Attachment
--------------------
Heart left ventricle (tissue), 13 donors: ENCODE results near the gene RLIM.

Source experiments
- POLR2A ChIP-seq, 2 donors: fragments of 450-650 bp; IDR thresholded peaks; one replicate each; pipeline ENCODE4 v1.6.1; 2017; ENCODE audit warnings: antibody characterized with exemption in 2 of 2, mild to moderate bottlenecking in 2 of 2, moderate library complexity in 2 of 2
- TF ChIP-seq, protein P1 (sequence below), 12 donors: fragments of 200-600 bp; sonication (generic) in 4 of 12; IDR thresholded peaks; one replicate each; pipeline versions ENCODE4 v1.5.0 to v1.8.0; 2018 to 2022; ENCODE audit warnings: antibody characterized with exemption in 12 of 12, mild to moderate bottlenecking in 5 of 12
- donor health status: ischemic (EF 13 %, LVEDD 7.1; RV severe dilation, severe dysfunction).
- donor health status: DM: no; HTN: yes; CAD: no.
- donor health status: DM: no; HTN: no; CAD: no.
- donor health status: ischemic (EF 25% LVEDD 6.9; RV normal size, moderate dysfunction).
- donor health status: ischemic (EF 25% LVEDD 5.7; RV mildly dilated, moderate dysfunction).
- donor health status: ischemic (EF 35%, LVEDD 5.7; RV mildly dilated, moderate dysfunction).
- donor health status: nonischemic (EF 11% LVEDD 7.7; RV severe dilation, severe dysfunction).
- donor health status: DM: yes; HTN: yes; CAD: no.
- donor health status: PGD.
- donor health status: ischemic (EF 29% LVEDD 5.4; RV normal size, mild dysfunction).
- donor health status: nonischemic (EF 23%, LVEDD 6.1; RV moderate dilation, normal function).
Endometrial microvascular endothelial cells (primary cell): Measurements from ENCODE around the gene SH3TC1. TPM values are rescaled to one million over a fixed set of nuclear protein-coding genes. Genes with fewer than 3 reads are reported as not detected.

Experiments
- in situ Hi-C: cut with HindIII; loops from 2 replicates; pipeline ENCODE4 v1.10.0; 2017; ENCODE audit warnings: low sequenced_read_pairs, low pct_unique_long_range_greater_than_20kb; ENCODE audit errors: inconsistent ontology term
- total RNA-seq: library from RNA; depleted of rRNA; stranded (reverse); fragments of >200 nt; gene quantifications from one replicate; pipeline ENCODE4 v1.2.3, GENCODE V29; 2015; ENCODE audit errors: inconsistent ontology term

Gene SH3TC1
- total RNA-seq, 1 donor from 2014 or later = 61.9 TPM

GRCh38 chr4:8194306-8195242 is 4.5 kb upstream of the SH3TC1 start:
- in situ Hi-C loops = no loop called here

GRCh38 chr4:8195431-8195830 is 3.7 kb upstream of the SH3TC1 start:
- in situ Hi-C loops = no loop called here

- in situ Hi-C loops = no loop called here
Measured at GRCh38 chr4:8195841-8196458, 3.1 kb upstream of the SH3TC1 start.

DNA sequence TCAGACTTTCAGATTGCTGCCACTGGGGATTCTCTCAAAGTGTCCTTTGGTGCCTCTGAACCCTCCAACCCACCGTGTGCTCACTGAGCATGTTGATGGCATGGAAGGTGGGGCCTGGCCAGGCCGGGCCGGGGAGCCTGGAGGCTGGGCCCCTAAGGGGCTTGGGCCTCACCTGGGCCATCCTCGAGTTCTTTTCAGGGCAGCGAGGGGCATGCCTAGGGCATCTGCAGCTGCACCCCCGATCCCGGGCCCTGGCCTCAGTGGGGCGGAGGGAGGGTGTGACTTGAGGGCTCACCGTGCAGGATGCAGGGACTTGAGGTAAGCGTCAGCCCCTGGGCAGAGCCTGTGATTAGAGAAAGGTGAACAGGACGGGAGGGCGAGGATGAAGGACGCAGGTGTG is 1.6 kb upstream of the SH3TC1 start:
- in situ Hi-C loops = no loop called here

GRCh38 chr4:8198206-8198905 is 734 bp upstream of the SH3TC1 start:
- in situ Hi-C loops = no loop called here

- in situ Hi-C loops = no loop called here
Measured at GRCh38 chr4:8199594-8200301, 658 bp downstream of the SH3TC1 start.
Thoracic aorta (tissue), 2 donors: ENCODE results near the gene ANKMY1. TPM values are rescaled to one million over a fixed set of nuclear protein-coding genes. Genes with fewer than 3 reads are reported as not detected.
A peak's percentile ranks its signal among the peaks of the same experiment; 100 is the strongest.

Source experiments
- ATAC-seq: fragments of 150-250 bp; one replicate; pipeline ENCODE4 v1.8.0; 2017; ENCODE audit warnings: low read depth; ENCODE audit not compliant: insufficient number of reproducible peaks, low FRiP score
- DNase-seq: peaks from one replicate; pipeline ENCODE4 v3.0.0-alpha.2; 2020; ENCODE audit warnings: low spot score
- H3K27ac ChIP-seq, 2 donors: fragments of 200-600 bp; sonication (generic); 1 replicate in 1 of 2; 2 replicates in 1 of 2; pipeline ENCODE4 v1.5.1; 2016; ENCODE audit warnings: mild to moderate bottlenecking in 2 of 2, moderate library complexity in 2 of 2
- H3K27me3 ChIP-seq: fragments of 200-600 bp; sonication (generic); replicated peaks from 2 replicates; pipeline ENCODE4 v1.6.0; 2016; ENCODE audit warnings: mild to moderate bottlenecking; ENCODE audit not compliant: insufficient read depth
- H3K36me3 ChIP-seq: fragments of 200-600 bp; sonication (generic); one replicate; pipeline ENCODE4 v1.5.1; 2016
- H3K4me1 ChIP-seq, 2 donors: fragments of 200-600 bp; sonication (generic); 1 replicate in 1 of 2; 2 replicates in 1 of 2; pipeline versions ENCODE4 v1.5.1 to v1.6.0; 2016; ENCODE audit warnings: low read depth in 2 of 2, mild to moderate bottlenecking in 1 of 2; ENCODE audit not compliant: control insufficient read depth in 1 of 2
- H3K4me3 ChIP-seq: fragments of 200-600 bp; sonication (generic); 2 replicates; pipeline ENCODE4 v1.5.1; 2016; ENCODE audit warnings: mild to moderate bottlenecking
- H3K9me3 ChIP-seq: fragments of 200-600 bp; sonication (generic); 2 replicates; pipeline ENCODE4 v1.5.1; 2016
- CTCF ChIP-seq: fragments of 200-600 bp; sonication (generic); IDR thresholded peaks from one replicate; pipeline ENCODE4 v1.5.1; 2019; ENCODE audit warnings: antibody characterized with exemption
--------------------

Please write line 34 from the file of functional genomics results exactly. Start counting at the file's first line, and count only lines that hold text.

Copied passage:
Thoracic aorta (tissue), 2 donors: ENCODE results near the gene ANKMY1. TPM values are rescaled to one million over a fixed set of nuclear protein-coding genes. Genes with fewer than 3 reads are reported as not detected.